Saturday, March 30, 2019

Modernisation of the Royal Mail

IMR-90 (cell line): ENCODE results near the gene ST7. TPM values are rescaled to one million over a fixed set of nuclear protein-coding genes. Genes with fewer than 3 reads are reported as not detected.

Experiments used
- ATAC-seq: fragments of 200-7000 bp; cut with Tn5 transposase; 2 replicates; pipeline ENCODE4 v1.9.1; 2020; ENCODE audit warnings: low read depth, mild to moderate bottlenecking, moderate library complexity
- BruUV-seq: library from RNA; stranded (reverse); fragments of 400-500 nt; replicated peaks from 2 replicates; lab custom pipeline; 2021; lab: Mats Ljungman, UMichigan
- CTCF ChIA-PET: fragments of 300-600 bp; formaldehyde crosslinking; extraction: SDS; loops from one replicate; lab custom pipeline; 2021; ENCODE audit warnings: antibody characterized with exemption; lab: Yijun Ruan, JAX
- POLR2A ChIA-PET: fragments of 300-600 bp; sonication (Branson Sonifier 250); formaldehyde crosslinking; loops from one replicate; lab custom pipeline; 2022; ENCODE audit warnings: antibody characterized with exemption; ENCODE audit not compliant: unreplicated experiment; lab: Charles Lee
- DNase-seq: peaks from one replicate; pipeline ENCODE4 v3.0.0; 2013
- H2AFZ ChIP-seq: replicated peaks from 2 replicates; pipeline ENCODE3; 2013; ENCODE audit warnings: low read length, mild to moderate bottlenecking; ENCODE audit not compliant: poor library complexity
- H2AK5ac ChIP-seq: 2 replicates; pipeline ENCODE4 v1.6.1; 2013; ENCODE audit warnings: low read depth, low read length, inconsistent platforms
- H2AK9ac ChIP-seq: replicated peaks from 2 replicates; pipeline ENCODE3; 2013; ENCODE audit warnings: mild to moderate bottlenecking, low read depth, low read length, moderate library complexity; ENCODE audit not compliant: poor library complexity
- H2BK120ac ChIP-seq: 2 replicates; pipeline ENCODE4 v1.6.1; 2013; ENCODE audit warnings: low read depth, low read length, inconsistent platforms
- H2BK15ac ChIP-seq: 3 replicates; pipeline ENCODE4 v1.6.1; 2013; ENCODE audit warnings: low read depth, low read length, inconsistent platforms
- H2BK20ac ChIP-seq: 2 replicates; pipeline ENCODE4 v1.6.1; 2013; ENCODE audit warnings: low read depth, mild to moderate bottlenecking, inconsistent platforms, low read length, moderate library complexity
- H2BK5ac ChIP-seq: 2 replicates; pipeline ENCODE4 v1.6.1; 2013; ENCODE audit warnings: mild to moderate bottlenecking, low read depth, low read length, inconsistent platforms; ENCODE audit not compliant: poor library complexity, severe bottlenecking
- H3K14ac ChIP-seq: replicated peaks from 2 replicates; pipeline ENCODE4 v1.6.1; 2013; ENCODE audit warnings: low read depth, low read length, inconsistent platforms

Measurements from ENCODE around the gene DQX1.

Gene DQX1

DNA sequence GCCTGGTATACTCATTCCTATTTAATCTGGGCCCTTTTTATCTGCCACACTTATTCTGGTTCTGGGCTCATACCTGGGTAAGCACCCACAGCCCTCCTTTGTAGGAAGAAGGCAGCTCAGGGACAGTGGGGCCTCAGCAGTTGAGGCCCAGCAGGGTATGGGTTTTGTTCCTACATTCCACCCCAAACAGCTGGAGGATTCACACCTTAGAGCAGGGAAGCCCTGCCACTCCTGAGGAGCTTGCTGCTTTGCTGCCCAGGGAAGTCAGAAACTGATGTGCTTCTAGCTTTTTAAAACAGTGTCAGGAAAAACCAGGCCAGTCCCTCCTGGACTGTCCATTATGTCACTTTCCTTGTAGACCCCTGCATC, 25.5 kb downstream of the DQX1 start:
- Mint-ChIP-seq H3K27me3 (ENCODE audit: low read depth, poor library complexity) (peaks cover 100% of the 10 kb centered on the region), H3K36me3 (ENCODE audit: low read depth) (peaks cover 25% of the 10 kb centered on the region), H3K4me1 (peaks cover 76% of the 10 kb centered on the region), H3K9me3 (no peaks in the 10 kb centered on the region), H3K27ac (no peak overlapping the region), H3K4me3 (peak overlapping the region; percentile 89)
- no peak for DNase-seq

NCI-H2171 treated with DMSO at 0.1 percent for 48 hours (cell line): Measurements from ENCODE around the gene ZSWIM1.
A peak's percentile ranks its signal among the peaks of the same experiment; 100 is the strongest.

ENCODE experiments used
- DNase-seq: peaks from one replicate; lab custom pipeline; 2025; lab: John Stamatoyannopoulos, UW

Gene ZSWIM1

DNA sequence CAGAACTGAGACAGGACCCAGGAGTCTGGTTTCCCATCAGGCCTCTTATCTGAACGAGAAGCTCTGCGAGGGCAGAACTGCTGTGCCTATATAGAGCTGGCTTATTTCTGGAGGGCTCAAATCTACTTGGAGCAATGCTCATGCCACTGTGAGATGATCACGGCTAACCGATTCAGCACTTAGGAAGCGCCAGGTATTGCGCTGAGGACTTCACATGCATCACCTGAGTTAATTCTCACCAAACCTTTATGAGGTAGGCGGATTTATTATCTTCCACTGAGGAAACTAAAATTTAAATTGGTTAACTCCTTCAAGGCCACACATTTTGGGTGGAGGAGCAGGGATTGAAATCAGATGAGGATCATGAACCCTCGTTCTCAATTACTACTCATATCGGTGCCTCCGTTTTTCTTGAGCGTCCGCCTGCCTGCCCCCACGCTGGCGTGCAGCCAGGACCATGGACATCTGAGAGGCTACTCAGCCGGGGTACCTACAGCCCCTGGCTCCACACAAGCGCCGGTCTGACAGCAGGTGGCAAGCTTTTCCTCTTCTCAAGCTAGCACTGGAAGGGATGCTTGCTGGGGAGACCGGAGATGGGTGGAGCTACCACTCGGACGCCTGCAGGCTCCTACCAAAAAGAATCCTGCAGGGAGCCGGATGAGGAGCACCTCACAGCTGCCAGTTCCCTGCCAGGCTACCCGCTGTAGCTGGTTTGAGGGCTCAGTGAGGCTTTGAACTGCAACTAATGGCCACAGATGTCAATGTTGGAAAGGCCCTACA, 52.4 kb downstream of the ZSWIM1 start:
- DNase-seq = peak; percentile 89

Modernisation of the violet postal serviceThis report has been conducted to analyze and critic eithery evaluate the modernization of the kinglike light. In doing so it leave analyze the governings activities and conduct using theory to discuss its impacts.2.0 ObjectivesInvestigate how modernisation was mean and implemented and evaluate its potential rank and deal with opposite factors to the spayClarify how to establish when the planned throw has been completed and how its in effect(p)ness should be measured3.0 IntroductionOrganizational alterSignifi skunkt organisational inter potpourri occurs, for example, when an shaping compounds its boilers suit strategy for success, adds or removes a major section or practice, and/or wants to deviate the precise nature by which it operates. It withal occurs when an arrangement evolves finished various life cycles, just very(prenominal) populate mustiness successfully evolve through life cycles. For organizations to develop, they oftentimes must undergo profound miscellany at various points in their development. Thats why the topic of organizational transplant and development has wrick general in communications about business, organizations, go awayership and management (McNamara, 2010). This is con self-coloreded by Richard Whittington and Michael Mayer (2002) argument that adaptive reorganization, the ability to redesign complex body parts frequently, is now critical to organizational performance.Organisational turn has three models (Jawad, 2010)Incremental flip Model The Incremental change model arouses that individual parts of an organisation deal incrementally and separately with peerless problem and matchless goal at a time (Burnes 2009).(Jawad, 201019)Punctuated counterbalance Tushman and Romanelli (1985, cited in Pass much Woodman, 2005, p207) state this model assumes that fundamental organizational change occurs in short periods of discontinuous, basal change , which punctuates long eras of relative stability typified by incremental, convergent changes (Tushman Romanelli, 1985)(Jawad, 201020)Continuous Transformation model of change Only by continuous change and adaption entrust organisations be able to be aline with their environment and thus survive (Burnes, 2009354)(Jawad, 201021)History of the purplish send offThe regal commit was reorganised in the 1930s and again in the 1960s. eventually it became a public corporation in 1969. Restructuring continued in the mid-eighties and 1990s, with the separate telecommunications section being privatised in 1984. In 2001 the Post region became a public limited company (PLC), named Consignia which was replaced by the over-embellished Mail brand in late 2002 (Royal, 2010).The company primarily operates in the UK. It is headquartered in London, the UK and employs 193,000 people. The group recorded revenues of 9,179 meg during the fiscal yr ended treat 2007, an increas e of 1.4% over 2006. The operating freeing of the company was 10 meg during fiscal class 2007, as comp ard to the operating profit of 145 million in 2006. The net profit was 286 million in fiscal year 2007, a decrease of 27.6% as comp bed to 2006 (Datamonitor, 2008).4.0 Reasons for changeTransportation costs capital of Minnesota Bateson, Royal Mails managing director, logistics, said There is a marked difference amid the price we conceptualise we should be paying for rail services and that which was on the table. Quite simply, separate forms of transport green goddess give us the same benefits, in bourns of flexibility and quality, nonwithstanding at a write down cost (, 2003).In competency The Royal Mail is the third most incompetent postal service operating in the UK with an estimate of 40% less efficiency . The European couriers already get hold of automatically sequencing machines which sort 90% of the garner they deliver at operates at a lower c osts whilst the Royal mail operate a walk-sorting and walk-sequencing procedure which only sorts 70%. (Hopper et al 200847).Competition The Royal mail cases competition from the digital media. The royal mail reported losses of euchre million in 2007-08 (Hooper et al 200848) technology This has led to reduced volume of sales (Hooper et al 2008). The way in which guests communicate has altered to online, email, mobile telephony, text messaging and digital publicise as they have low marginal costs, flexible and faster. It is estimated that the substitution from postal to alternative digital media reduced its operating profits by 500 million in 2007/8 (Hooper et al 200848)(Hooper et al, 20089)Pension Deficit Royal Mailhas a found a 10bn black hole in its retirement postbag, the biggest pension deficit in UK corporate history (, 2009).(Hooper et al 200855)Universal service The cosmopolitan service is important to the UKs economy as it enables trade (Hooper et al 20 083) in 2008 Royal Mail reported that the universal service had made an operating loss of 100 million.Strained traffic In 2007 over 67,000 employee days were mazed as a go out of industrial achievement (Hooper et al 200856). The consequence of this was the loss of contracts including Amazon (, 2009). trimings practises The organizations running(a) practises are outdated, as a result act as a barrier to their efficiency (Hooper et al 200851). The employees are able to blockade their morning rounds up to three hours early (Hooper et al 200851) and continue to be paid until the end of their shift.5.0 Lewins group dynamicsLewin research in this celestial sphere has been cited as one of his trounce-known research topics.In this study Lewin, along with Ronald Lippitt, looked at the effects of democratic, autocratic, and individualistic methods/styles of drawing cardship on group social system and the behaviour of group members.Results showed numerous insights in to group structure.Also groups with efficient change that occurred in democratic ways head teacher to superior group results. boss results were found with the basis that as all individuals can participate and become an identifiable part of the group, change is to a greater extent easily accepted (Kariel, 1956). roots that contained more despotical structures were found to be more rigid, hindered creativity and lead to impaired decision making growthes.Groups that contained laissez-faire styles were found to be very inefficient and unproductive (Daniels, 2003).Overall results of these three leadershiphip styles showed that democratic leadership styles lead friendliness, conscientiousness for group members, and more originality than the other leadership styles (Buchanan et al, 2004).Autocratic and laissez-faire groups showed significantly greater amounts of discontent, hostility, scapegoating, and aggression than the democratic leadership style. Lewin concluded that changes resu lted non from individual differences but from group dynamics.He in addition emphasized occupy to facilitate and guide change, as autocracy is imposed on individuals, but democracy is call fored (Smith 2001).With the Royal Mail being under the check up on of the UK Government it can be argued that they are submited to a more authoritarian leadership structure. Unlike a corporate business organization where decisions are made by senior management, in the Royal mail decisions must be made in consideration of the UK budget, strategies and actions are all subject to parliament, leaving management in the Royal Mail with lesser causalitys to do their stock.6.0 Planned Emergent changeLewins (1951) three-stage model of unfreezing, movement, and refreezing often underlies planned change. This planned approach to change is long established and held to be highly effective by many (Burns, 2004), but it has been criticized at least since the early eighties (Kanter, Stein Jick, 1992). Fi rstly it tends to ignore that environmental factors in which an organization is locate may be inconsistent with planned change initiatives, apparently assuming that organizations can move in a pre-planned manner from one persistent state to another (Bamford Forrester, 2003) in ways that are not potently impacted by outside factors. Royal Mails initial efforts to implement change were of a planned nature, Weick (1999) suggests that organization change is a more open-ended and continuous process than a set of pre-identified self-contained events.Emergent change emphasizes that change should not be perceived as a serial of planned linear events within a given period of time. Rather, it is best viewed as a continuous, open-ended process of adaption to change circumstances and conditions (Burns, 2004).7.0 shelter to changeWhere change is incremental and aims only at organisational realignment, it can be viewed as adaptive. Where much(prenominal) incremental change is more punctu ated, but inactive aiming at organisational realignment, it is known as reconstruction. The process of reconstruction is more liable(predicate) to result in employee resistance than adaptation be relieve oneself such significant changes in business processes could negatively impact upon the components of some employees. However, unlike transformational change, whether this happens incrementally or in a punctuated fashion, adaptation and reconstruction are less credibly to have either an organisation wide impact on employees or overlook a paradigm shift in thinking. Evolution and revolution, on the other hand, do require such a shift because they can shoot significant shifts in organisational culture and may also have thickset impact on job roles and even redundancies (Balogun and Hailey, 2004).The change plan suggested by the Independent Review of the Royal Mail involves the political legal separation of the Royal Mail to provide it get out commercial confidence, the separa tion of the Royal Mail from the Post Office, the transfer of the Royal Mail Groups pension risk to the government, a strategic investment in modernisation, and the use of a strategic confederation between the Royal Mail and a personal sector firm to do bring about the change process. This is distinctly indicative of rude(a) change, such that it is no surprise that not only are the forces for and against very strong, but they are equally matched between those desiring changing (management) and those opposing it (employees and their representatives). To effectively manage employee resistance to change at the Royal Mail, a identification total of solutions can be suggested. In presenting these solutions, it should be emphasized that management at the Royal is required to manage through revolutionary change. Here, the speed of the change process adds to the impact that the change initial leave behind have on the firm, also creating greater levels of fear, suspicion, uncertaint y, and ultimately, resistance.First, effective leadership is a critical constituent of effectively implementing change that the Royal Mail. According to Bennis and Nanus (2003) The impudently leader is one who commits people to action, who converts followers into leaders, and who may convert leaders into cistrons of change (p.3). In this respect, effective leaders are not only verbose in their motives and actions (Nanus, 1992 collins, 2001), but also they are the ultimate agents of change. Here, emotions look a central role. As Boyatzis and McKee (2005) state Even if they get everything else just decently hand, if leaders fail in this primal task of driving emotions in the right direction, nothing they do bequeath work as well as it could or should (p.3). This can be especially important during periods of transformational change, and especially the revolutionary change proposed at the Royal Mail. Here, leaders not only essential to have personal competence in the form of em otional competences such as transparency, but also social competences such as empathy and organizational awareness (social awareness competences), but also conflict management and mystify building (relationship management competences) (Goleman et al., 2002). As Boyatzis and McKee (2005) state Great leaders face the uncertainty of todays world with hope they inspire through clarity of tidy sum, optimism, and a profound belief in their and their peoples ability to turn dreams into reality. Great leaders face sacrifice, severeies, and challenges, as well as opportunities, with empathy and compassion for the people they lead and those they serve. Whilst the current predicament for employees is stark, a visionary, inspirational leader will be able to communicate the long-term, optimistic view of the Royal Mail that is, an organisation where employee pensions will have been secured by the Government, a more efficient work environment and organizational structure that will enable emplo yees to develop through greater investment and innovation by management, as well as greater job protective covering for those that remain. Whilst this does nothing to quell the resistance amongst those that believe they will not be chosen to remain, the Independent Review clearly highlights that the change has to happen or the Royal Mail Group will not be able to continue in its current format. lead has to emphasize how it can financial aid get the company and its employees through a bad situation in the best possible way.Second, change agents can be particularly effective in helping to overcome employee resistance. The change agent starts out where the strategist left off. They are charged with making change programmes a success at the effectuation stage. With information scarcity and poor communication being a central factor make employee resistance to change, the change agent is an important part of the communication process between management and employees. The use of chang e agents can have a particularly strong effect because of their impact on relationships. As Tierney (1999) states good relationships between supervisors and employees, and among employees and their aggroup members, is associated with employees perceiving that they work in a context characterised by risk-taking and departure from the status quo, open communication, trust, operational freedom, and employee development, five of the necessary conditions for the number of individual and organisational change (p.129). turn agents thereof play an important role in building a psychological climate that is conductive to change (Schneider and Reichers, 1983 Porras and Hoffer, 1986 Tierney, 1999). As a general rule, internal change agents are no more successful in implementing change than their external counterparts. The appropriateness of choosing one over the other depends on the nature of the change, the change outcome, and specific organizational circumstances. An external change agen t may benefit the firm by providing experience and advice found on knowledge developed during other change processes that the firm itself is not privy to. The external change agent is also an appropriate choice where employees do not trust management. Alternately, the internal agent may be more sensitive to and knowledge about local anaesthetic conditions within the firm, helping the agent to communicate in a more appropriate manner. This may help in persuade employees that would not be prepared to listen to external change agents that have no vested elicit in them as individuals (Balogun and Hailey, 2004). In the case of the Royal Mail, the problem is that management and employees have a very bad relationship, with employees having a stronger relationship with their concretions. As such, unions may be one of the best potential agents for change, even though these have been one of the biggest problems impeding innovation and change in the past.Finally, it has often been suggest ed that change management is more successful when a pilot of the proposed change is carried out in order to assess the potential problems that could be faced, alter the organization to re-engineer how the change process is rolled out (Balogun and Hailey, 2004). However, this would be difficult for the Royal Mail because the change it is facing is revolutionary. Such change provides subatomic time to test out diverse change scenarios.8.0 Force expanse outlineFigure 1 is a force field analysis to illustrate why Royal Mail employees may resist change. This highlights not only how difficult it will be to achieve change without significant employee resistance, but also the reasons why relative tensions exist. The rationale for employee resistance is based on the potential for significant job losses, the loss of union power following a restructuring, and the potential costs and disruption that this may cause to employees and customers.Significant job losses anticipated The transforma tional changes made to date, which are brush aside in comparison to what is needed, have resulted in over 40,000 job losses. The proposed change in the Independent Review would mean a significant number of additional job losses, most of which would happen in the Royal Mail, not the Post Office. With the power of the major unions in the postal sector, such job losses will be met with fierce resistance and most likely some industrial action. As such, it has a 5 rating.Weaker union couch because of restructuring The relationship between the unions and the management at the Royal Mail Group is extremely poor, not only because of the power of the unions and their propensity for industrial action and heavily resisting almost any form of management change, but also because of the ability of unions to take their complaints straight to Minister, circumventing management at the Royal Mail Group. The transformation would break up this arrangement and provide the Royal Mail with the autonomy and commercial confidence it needs, but it would also significantly bust the location of the unions. 5.Cost and disruption could reduce customer numbers The Royal Mail is relied upon to process and deliver 99% of the UKs post. The level of transformation required, the loss of staff, the inevitable industrial action that will be taken, and so by will not only be costly but will also damage the Royal Mails reputation and potentially reduce customer needs. 3.PlanStrategic partnershipbetween Royal Mailand private sectorcompanies to helpbring about changePolitical separation ofRoyal MailTransfer pension riskto government time interval of RoyalMail and Post OfficeStrategic investmentin modernisationMassive pensiondeficit needs tobe obstinateStructural declinein major productmarketsInefficient structureand poor labourrelationsSignificant jobslosses anticipatedWeaker unionposition becauseof restructuringCost and disruptioncould reducecustomers numbersForces for ChangeForces against Chan geEmployee resistance is not only reflected in the forces against change, but also the overall pressure of the forces in each direction. In this case, the seduce for forces against change is 13 whilst the forces for change also scores 13. Out of a possible score of 15, therefore, not only are there considerable forces against change, but employees are also being heavily resisted by the firm, which is pushing equally strongly for change. This increases the overall levels of employee resistance.9.0 Securing effective changeA professor at Harvard crinkle School and world-renowned change expert, Kotter introduced his eight-step change process in his 1995 book, Leading Change(Buchanan et al, 2004).Establish a sense experience of urgencyForm a steer coalitionCreate a vision fall the vision vest people to act on the visionCreate short term winsConsolidate improvements to produce further changeInstitutionalize new approaches early(a) models in management literature include Ulrich (1998) seven-steps, Eccles (1994) four step and Collins (1998) n-step guides, all of which echo the same principles as Kotter, vision, leadership, communication and involvement. (Buchanan et al, 2004)What is imperative to brand out the model effectively is a change leader. Change leaders can be thought of as persons who create enough disconfirmation in the organisation to arouse motivation to change (Bennis, Nanus, 1985). Change leaders should therefore have three characteristics if they are to arouse motivation to change and learnCredibility whatever they say must be believedClarity of vision Whatever they say must be clear and make senseAbility to articulate the vision They must be able to state verbally and in writing what it is they perceive and what the implications are for the future of the organization (Schein, 1999).In implementing Kotters (1995) 8 steps to change the Royal Mail can follow these actions.1.Examine opportunities that should be, or could be, exploited.Identify po tential threats, and develop scenarios show what could happen in the future.Start honest discussions, and give dynamic and convincing reasons to get people talking and thinking.Request support from customers, outside stakeholders and sedulousness people to strengthen the argument2.Identify the true leaders in the organization.Ask for an emotional freight from these primal people.Work on team building within the change coalition.Check the team for weak areas, and check that there is a good mix of people from different departments and different levels within the company.3.Determine the values that are central to the change.Develop a short summary that captures what is seen as the future of the organization.Create a strategy to execute that vision.Ensure that the change coalition can describe the vision.4.Communicate the change vision.Openly and honestly address peoples concerns and anxieties.Apply the vision to all aspects of operations from training to performance reviews. Tie everything back to the vision.Lead by example.5.Identify, or hire, change leaders whose main roles are to deliver the change. sense of smell at the organizational structure, job descriptions, and performance and compensation systems to ensure theyre in line with the vision.Recognize and reward people for making change happen.Identify people who are resisting the change, and help them see whats needed.Take action to readily remove barriers.6.Look for sure-fire projects that can be implemented without help from any strong critics of the change.Thoroughly analyze the potential pros and cons of the targets. Reward the people who help the organization meet the targets.7.After every win, analyze what went right and what needs improving.Set goals to continue building on the momentum achieved. gibe aboutkaizen, the idea of continuous improvement.Keep ideas fresh by bringing in new change agents and leaders for the change coalition.8.Communicate the supercharge at every opportunity. Tell success stories about the change process. involve the change ideals and values when hiring and training new staff.Publicly recognize key members of the original change coalition, and make sure the rest of the staff new and old remembers their contributions.Create plans to replace key leaders of change as they move on. This will help ensure that their legacy is not lost or forgotten.ConclusionThe Royal Mail is in a position where change is a necessity to survive, and it must do so quickly. The organization requires better communication from its leaders to enable a joint commitment of its managers and workforce. To enable this it must separate from political leadership. It is essential that a new change strategy is formulated which fits the circumstances.Progress has been show through the parley Unions (2010) agreement which will help defuse employee resistance.Basic pay will rise by a minimum of 6.9 per centFurther payments will accompany the phased introduction of change in the w orkplaceThe CWU will play a full part in the introduction, deployment and review of changeThe working week will reduce by one hour with no loss of payRoyal Mail will remain a 75 per cent full-time industryExisting job security will be further enhancedFurther steps must now be taken to implement modernisation around the agreement, implementation of Kotters 8 steps of change can solidify plans which will help take Royal Mail into modernisation past the 3 year agreement.